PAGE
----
Exeter academic explains chemical 'risk list'
A University of Exeter academic has spoken about the many chemical elements we rely on that are at risk.
Professor Frances Wall, Head of the Universitys Camborne School of Mines, joined a panel of experts at the British Science Festival to reveal the new chemical risk list.
To coincide with the British Science Festival, the British Geological Survey (BGS) has released a new risk list, which ranks the risk to global supply of chemical elements of economic value. The list highlights vulnerable elements where global production is concentrated in a small number of countries, including metals that are critical to development of a low-carbon digital economy. The list helps to focus future research on diversifying supply from new resources, using greener production technologies and cost-effective recycling.
Professor Frances Wall, Head of Camborne School of Mines (CSM) explained how the University of Exeter is already engaged in tackling this challenge. She said: There are a wide range of potential deposits around the world that could be mined, which would take away the monopoly of current suppliers of these metals. For example, new research in Malawi carried out by CSM is looking at resources of critical metals associated with rocks known as carbonatites (an igneous form of calcium carbonate).
The new digital and environmental technologies on which we will rely to deliver a prosperous, low carbon economy often contain metals which have previously been of little interest to man. These critical metals are completely intertwined with modern life, present in thousands of products and increasingly indispensable.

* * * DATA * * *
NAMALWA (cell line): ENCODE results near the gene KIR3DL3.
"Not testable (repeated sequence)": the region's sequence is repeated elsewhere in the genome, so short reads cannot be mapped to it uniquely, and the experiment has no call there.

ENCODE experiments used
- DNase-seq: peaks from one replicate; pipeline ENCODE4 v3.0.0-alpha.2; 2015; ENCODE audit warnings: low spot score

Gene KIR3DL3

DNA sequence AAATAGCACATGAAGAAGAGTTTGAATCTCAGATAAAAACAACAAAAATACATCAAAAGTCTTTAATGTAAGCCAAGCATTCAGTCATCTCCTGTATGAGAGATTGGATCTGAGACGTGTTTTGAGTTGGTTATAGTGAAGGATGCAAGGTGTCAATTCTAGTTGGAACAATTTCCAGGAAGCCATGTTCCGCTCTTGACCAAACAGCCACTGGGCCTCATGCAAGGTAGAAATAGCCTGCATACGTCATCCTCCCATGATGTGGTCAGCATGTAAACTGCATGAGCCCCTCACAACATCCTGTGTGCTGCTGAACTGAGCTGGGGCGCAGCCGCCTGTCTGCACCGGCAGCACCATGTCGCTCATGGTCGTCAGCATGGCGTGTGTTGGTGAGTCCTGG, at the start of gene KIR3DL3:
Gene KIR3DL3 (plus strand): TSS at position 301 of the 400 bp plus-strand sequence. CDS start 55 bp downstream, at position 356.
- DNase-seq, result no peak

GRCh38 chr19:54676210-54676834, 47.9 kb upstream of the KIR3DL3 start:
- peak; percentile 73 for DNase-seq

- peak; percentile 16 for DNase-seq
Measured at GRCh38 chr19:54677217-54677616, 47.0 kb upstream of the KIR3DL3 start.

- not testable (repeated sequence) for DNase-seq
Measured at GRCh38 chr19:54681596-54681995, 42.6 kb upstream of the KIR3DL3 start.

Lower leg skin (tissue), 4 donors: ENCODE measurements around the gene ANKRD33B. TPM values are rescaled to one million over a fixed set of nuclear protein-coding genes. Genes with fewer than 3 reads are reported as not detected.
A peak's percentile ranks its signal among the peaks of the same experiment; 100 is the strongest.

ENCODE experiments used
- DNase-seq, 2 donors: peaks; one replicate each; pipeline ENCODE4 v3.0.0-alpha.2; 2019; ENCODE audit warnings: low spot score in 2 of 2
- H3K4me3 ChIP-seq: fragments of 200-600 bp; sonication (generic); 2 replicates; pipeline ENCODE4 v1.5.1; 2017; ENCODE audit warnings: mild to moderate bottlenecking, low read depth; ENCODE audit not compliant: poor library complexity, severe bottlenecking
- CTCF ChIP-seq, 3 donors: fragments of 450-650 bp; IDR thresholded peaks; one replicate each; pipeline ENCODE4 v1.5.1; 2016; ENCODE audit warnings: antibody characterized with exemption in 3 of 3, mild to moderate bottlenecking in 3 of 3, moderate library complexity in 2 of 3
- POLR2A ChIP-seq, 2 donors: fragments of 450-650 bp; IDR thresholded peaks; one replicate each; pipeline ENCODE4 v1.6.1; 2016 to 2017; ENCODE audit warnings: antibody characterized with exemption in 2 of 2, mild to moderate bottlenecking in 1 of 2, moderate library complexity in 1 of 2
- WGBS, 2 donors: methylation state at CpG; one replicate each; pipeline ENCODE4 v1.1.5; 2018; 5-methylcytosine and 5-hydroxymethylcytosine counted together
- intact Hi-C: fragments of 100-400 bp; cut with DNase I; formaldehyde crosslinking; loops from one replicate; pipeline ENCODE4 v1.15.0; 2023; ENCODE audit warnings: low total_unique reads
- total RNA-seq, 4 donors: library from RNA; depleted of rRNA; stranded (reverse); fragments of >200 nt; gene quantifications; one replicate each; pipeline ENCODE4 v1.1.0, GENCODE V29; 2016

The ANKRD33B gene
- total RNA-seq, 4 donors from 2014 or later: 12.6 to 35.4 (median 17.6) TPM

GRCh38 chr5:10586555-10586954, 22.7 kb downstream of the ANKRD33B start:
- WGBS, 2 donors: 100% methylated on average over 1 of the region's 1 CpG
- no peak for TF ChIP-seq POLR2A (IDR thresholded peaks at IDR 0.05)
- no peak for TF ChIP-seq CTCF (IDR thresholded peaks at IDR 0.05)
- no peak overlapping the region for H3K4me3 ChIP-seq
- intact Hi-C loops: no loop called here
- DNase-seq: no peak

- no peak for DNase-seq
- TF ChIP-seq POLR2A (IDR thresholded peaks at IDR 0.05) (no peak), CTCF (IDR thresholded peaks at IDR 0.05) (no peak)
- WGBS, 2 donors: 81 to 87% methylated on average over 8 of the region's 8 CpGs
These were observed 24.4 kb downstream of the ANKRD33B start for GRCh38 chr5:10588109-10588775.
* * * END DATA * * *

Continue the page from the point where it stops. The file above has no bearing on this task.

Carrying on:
The BGS Risk List 2011 gives an indication of the relative risk to supply of 52 elements or element groups. Supply risk is estimated using the abundance, production and reserves of the element and governance factors for the producing countries. Critical metals such as tungsten, niobium, rare earths and platinum group elements have the highest supply risk, whilst some industrial metals such as titanium, iron and aluminium have the lowest. The list clearly shows how China dominates global production of minerals and metals, as the leading producer of 27 of the 52 elements listed.
Andrew Bloodworth, Head of Minerals and Waste at the BGS explained: We need to diversify supplies of metal, especially those critical in delivering the green economy and digital technologies, by finding new resources from the Earth, by recycling more and doing more with less.
Resources of critical metals, including rare earth elements (REEs), will continue to be available in the Earth. The crustal abundance of REEs is greater than that of silver.
Current concerns about REE supply relate to the almost total concentration of production in China and the fact that production of REEs from new mines elsewhere in the world is slow to get going. As a consequence, prices for some REEs have risen very sharply in the last two years.
Since the mobile phone came into existence, over nine billion have been made with over 50 million new phones a year each containing an average of 24mg of gold, along with many other metal components. Although recycling these materials has great potential, there are serious concerns that the economic and environmental costs of doing this will outweigh the benefits.
The Risk List 2011 was released to coincide with the Metals, Mines & Mobiles event at the British Science Festival on the 12th September 2011 at the University of Bradford. The panel of experts at the event examined the life cycle of technology metals.